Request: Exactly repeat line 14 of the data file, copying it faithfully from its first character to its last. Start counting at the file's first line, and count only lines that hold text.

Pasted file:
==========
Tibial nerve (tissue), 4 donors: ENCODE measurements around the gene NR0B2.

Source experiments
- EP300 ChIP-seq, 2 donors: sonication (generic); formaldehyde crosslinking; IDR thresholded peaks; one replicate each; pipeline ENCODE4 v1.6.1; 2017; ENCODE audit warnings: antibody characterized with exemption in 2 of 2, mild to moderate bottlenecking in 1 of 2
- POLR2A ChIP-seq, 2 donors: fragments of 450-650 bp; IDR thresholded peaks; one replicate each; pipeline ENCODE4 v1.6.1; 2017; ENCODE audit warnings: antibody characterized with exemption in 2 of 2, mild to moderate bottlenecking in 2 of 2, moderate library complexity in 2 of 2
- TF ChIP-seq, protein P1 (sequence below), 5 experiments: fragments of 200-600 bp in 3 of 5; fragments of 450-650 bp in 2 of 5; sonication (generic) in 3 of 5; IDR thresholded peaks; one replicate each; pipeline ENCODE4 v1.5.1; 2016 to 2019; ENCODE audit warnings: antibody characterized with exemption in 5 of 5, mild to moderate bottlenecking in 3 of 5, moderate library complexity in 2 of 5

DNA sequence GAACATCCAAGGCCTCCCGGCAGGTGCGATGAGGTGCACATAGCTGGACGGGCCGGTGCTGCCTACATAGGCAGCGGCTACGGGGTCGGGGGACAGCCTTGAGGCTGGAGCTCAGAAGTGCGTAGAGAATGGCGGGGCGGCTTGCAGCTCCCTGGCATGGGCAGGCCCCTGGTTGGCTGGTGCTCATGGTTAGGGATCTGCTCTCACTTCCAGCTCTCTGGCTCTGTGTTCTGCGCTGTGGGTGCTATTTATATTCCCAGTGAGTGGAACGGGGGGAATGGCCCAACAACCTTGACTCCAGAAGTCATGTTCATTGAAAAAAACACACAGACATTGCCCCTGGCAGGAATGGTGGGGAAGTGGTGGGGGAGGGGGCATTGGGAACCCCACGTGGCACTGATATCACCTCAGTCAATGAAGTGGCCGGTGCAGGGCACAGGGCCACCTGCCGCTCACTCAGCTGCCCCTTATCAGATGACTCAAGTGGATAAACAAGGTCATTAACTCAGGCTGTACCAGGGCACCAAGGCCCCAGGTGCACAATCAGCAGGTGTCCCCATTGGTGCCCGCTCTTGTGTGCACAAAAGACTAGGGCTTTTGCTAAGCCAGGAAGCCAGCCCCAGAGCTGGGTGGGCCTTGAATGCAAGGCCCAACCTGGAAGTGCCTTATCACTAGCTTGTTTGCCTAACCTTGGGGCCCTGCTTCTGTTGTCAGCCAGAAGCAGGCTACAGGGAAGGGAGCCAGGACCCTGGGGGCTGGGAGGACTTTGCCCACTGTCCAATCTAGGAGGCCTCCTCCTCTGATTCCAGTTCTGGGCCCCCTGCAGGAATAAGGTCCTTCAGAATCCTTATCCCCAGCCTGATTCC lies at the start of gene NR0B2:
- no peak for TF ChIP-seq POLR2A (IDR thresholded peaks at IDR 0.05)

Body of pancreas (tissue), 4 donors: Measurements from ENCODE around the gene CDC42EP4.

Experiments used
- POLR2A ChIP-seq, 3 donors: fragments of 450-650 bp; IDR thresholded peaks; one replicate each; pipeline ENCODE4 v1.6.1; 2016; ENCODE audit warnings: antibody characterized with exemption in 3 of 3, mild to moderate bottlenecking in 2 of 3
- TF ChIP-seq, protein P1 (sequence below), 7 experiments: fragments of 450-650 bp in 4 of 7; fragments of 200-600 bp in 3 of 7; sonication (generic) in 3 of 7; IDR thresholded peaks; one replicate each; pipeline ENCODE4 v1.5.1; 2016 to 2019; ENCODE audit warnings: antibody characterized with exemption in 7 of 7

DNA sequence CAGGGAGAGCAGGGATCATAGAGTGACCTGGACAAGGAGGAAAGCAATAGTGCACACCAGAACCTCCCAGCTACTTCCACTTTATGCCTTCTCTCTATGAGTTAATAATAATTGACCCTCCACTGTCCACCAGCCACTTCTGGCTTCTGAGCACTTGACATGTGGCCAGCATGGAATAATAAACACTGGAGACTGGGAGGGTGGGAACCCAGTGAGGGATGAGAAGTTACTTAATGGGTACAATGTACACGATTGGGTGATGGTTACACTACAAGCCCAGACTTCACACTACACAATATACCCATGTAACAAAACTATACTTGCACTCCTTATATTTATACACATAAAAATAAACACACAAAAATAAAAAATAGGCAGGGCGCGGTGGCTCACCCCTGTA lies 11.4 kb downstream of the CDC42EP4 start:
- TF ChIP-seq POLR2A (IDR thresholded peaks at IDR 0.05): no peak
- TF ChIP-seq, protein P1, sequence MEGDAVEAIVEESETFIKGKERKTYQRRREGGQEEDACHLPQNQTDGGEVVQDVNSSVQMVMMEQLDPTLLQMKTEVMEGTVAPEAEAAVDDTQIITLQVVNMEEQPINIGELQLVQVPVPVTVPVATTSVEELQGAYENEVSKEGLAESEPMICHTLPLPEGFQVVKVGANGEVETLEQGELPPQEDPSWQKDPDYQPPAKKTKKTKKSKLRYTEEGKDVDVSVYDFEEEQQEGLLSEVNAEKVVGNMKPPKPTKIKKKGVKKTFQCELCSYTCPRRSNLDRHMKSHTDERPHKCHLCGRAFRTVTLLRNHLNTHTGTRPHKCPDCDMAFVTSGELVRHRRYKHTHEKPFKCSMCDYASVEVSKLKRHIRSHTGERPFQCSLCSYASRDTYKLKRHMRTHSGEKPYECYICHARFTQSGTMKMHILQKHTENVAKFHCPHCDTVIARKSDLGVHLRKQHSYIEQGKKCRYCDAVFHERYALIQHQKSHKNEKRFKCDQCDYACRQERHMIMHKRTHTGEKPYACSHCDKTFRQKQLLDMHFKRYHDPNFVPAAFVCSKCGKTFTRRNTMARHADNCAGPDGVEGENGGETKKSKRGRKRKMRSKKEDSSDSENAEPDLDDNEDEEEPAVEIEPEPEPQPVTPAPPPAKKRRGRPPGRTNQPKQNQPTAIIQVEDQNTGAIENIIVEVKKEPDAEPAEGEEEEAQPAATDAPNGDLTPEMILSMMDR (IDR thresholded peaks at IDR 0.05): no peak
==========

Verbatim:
- TF ChIP-seq, protein P1, sequence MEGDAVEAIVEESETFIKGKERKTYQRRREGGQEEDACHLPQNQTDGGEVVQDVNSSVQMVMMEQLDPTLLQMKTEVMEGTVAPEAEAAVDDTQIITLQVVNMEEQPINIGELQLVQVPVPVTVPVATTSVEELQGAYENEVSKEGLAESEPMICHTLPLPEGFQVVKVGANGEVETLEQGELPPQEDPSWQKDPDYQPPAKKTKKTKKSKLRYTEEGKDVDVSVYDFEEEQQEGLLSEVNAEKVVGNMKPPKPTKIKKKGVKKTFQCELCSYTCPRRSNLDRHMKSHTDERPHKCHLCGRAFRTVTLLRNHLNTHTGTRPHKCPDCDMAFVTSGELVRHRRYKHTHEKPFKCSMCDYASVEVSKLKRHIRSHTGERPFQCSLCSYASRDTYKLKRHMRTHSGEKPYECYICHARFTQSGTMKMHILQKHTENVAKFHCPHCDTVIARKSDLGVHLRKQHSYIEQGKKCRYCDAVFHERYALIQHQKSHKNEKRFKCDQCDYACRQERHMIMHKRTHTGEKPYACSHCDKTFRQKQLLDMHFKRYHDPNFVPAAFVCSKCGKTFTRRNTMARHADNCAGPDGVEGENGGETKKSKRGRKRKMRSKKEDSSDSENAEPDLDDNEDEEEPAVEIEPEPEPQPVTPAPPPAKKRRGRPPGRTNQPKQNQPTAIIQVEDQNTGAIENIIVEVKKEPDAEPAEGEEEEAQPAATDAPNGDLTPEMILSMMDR (IDR thresholded peaks at IDR 0.05): no peak